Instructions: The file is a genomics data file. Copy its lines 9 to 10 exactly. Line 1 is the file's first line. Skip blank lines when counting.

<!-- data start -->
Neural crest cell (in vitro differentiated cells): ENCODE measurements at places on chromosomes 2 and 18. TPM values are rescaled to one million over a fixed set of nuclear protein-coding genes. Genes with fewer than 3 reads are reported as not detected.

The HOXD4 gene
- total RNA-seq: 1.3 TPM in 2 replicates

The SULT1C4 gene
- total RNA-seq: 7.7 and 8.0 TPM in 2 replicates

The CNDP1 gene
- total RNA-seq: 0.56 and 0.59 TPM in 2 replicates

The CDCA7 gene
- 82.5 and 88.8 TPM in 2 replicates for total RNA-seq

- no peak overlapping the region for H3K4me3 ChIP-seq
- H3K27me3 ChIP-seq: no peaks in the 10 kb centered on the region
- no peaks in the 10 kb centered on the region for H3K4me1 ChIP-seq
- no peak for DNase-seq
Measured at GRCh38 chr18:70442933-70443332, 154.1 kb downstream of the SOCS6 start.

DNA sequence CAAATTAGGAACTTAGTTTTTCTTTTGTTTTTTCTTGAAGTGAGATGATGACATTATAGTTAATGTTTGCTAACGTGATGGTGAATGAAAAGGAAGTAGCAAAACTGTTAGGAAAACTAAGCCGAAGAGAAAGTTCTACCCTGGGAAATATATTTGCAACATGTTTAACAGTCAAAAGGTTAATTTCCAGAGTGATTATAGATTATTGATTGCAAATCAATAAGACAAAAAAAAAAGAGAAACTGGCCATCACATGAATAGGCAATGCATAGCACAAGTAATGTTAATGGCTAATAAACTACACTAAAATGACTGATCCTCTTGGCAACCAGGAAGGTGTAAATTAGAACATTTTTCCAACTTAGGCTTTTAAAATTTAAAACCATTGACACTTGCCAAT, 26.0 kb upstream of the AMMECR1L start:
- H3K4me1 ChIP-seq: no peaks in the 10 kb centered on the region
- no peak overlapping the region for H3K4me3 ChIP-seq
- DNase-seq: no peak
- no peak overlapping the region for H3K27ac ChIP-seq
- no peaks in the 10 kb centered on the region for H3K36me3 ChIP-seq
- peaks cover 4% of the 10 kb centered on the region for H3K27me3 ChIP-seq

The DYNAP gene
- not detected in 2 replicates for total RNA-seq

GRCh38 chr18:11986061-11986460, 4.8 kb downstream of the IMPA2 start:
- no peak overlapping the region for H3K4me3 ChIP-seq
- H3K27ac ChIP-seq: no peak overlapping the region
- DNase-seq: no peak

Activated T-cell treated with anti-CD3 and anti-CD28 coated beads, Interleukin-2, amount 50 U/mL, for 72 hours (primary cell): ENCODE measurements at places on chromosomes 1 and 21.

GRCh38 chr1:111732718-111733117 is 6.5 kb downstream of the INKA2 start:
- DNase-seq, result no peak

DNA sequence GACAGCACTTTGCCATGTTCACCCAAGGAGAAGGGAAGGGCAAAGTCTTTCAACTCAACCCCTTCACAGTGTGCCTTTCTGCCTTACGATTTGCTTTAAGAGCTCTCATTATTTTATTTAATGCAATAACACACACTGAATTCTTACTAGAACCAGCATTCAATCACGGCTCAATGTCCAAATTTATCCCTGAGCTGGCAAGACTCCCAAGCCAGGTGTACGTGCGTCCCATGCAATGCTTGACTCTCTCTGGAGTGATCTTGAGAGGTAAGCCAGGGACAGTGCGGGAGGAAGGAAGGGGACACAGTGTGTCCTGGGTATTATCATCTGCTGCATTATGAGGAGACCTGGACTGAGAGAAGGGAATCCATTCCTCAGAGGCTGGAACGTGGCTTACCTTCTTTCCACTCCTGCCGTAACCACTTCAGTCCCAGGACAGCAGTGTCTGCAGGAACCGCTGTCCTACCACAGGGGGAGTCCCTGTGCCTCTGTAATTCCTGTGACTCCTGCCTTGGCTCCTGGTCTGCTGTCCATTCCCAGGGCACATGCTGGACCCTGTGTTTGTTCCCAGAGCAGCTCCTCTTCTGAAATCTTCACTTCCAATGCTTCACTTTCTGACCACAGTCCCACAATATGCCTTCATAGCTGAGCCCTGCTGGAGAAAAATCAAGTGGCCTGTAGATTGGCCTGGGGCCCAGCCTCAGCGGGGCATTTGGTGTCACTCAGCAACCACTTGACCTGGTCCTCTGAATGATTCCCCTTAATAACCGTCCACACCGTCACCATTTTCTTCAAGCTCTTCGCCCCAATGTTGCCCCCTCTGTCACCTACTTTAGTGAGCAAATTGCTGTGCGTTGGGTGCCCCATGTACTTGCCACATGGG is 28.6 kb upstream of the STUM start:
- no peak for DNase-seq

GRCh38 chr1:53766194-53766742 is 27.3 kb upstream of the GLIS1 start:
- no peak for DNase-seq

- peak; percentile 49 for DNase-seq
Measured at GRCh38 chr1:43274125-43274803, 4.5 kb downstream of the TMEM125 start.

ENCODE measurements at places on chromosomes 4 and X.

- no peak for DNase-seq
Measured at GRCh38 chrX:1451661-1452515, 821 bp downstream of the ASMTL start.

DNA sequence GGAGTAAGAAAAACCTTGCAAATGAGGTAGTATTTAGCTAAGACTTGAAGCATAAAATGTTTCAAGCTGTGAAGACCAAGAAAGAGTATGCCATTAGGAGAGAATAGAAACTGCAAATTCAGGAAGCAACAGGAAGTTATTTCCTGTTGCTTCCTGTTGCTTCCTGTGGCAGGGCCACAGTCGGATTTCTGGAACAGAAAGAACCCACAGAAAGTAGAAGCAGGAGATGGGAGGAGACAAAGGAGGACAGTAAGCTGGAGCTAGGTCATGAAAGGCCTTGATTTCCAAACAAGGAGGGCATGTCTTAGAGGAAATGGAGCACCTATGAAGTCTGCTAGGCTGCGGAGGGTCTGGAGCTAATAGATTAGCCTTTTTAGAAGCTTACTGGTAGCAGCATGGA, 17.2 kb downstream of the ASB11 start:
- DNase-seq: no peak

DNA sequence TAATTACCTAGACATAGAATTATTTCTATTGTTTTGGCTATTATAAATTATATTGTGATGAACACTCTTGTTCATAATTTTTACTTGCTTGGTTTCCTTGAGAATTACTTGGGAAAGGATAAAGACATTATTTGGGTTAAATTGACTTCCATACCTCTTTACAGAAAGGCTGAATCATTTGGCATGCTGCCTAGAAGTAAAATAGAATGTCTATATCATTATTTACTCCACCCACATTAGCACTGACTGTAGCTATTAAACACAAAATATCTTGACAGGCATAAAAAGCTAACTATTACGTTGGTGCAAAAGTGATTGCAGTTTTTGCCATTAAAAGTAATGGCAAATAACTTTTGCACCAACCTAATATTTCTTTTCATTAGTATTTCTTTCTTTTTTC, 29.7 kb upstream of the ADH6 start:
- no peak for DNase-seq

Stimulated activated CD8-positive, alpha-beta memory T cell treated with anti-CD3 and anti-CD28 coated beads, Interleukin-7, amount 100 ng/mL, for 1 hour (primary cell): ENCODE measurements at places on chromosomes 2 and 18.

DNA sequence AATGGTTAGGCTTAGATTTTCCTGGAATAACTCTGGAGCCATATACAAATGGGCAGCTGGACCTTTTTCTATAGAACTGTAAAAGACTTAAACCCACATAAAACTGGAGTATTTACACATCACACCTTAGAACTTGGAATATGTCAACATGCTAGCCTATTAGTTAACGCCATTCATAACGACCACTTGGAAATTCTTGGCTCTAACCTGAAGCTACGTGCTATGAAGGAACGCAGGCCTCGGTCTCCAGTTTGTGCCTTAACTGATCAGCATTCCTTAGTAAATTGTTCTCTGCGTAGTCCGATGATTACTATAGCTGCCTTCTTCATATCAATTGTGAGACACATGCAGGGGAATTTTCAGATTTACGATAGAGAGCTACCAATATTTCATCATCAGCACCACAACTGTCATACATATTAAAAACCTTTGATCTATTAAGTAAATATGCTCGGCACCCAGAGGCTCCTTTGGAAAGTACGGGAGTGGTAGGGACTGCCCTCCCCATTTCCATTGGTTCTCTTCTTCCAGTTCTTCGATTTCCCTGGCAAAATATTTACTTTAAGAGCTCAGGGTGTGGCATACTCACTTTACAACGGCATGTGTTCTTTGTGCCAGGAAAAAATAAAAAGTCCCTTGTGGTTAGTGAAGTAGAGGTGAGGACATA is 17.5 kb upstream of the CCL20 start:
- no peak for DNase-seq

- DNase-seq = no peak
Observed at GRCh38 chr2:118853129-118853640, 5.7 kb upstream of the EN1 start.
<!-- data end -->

- 82.5 and 88.8 TPM in 2 replicates for total RNA-seq

- no peak overlapping the region for H3K4me3 ChIP-seq